Wildflower meadows have inspired artists and writers such as Constable and Shakespeare for decades. Many common day phrases take their origins from grasslands such as, ‘off to pastures new’ or ‘make hay while the sun shines’. They are an intrinsic part of the UK’s heritage and provide much folklore and history. However, since the Second World War, it is estimated that 97% of the UK’s wildlife-rich grasslands have been destroyed as a result of intensive agriculture, neglect and urban development.
The impact of this decline in wildflower meadows has been significant on our wildlife. You can help change this.
A meadow is an important and crucial habitat, arguably the richest in biodiversity in Europe, but also declining most rapidly. There are up to 50 different types of plant in one square metre, which is far higher than any other habitat including woodland. Species include birds such as the barn owl, skylark, and lapwing; mammals like voles and hares, as well as many types of invertebrates such as butterflies and bees. They also support an incredibly rich and diverse array of flowers for example, the green-winged orchid, ox-eye daisy and common mouse-ear. The Wildflower Farmer understands how important this traditional meadow habitat is and is working hard to reinstate them on his Devon farm to transform the land back into a flourishing haven for flora and fauna.
Benefiting Bees with Wildflowers
Wildflower meadows are rich in nectar. Bees benefit hugely from this type of environment and they are vital to mankind for pollination. There are 250 species of bee in the UK all of which depend upon wildflowers for nectar. Sadly, in the last 75 years, 2 of these species have become extinct. Albert Einstein once said that if the bees disappeared, “Man would have only four years of life left.” It is crucial that we act now to bring back wildflower meadows to save our bees.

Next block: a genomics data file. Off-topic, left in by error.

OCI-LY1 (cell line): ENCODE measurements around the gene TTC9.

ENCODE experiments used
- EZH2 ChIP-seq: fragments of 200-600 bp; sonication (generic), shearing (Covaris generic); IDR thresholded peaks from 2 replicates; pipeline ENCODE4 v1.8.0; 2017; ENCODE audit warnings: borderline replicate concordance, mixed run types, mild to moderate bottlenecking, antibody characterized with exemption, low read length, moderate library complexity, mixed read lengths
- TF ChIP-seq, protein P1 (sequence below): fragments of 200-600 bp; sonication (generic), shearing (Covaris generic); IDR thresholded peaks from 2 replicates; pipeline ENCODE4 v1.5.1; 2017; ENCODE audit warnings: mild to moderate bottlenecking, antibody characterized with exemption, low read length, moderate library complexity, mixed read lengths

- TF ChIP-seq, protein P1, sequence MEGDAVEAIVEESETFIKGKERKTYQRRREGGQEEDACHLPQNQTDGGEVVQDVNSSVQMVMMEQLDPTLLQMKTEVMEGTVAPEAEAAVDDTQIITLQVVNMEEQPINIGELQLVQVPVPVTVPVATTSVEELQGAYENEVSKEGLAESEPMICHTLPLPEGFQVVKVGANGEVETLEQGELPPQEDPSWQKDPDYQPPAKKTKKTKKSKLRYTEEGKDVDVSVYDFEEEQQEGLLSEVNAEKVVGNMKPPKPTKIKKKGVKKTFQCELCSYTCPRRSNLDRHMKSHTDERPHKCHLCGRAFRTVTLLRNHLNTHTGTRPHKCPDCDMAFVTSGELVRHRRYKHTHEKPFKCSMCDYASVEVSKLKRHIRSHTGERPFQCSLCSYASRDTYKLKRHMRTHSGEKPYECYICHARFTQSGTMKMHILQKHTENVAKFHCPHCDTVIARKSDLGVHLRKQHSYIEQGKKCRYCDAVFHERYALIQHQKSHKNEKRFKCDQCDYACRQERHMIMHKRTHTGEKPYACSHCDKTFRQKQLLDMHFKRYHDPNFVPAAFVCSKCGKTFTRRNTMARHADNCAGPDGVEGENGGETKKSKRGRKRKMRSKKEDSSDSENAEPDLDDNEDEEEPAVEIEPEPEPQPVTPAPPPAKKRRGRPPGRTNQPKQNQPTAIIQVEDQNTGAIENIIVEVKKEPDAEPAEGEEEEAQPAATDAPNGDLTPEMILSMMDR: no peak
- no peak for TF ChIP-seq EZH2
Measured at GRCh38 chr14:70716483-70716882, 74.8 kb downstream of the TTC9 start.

It is not just bees which wildflower meadows support. They also sustain spiders, millipedes, moths and butterflies which are prey for birds and other animals. It is part of the food chain; wildflowers produce nectar, large supplies of nectar produce a healthy supply of insects, which in turn can produce huge benefits for birds, amphibians and mammals. Wildflower meadows also benefit many creatures at night such as bats, owls and nocturnal toads who enjoy the damp areas at the bottom of the grassland thatch.
By reinstating some of that 97% lost meadow land to flowering status we can make a real impact upon our struggling wildlife.
It is really important that we bring back wildflower meadows to support our summer bird visitors such as house martins, swifts and swallows. They will be more likely to successfully rear offspring with more meadows around because wildflower habits produce an abundance of food which feed the invertebrates that these birds eat. In turn, large healthy populations of small birds such as our native finches, sparrows, yellowhammers and linnets feed our native raptors; tawny owls, long eared owls, sparrow hawks, buzzards and kites.
A return to wildflower meadows in farming will also help protect ground nesting birds as such as skylarks, curlews, meadow pipits and yellow wagtails as only a single harvest is needed long after the young have left the nest so they will no longer be disturbed during nesting season.
Committed to Change
"My parents brought me up to love nature. I also love farming and those two passions can work together to protect the environment.
I want my children to grow up to respect the countryside. I want to pass on a farming business that uses sustainable methods and helps protect the environment.
At the heart of that belief is a return to wildflower meadows. Our family has committed to this change. If you want to see a return to wildflower farming and believe in preserving the nation’s wildlife and help offset carbon, please consider joining us on this journey."
Matthew Cooke, the Wildflower Farmer
Your subscription will help create wildflower meadows and then maintain them. This ecosystem will create a fantastic wildlife habitat.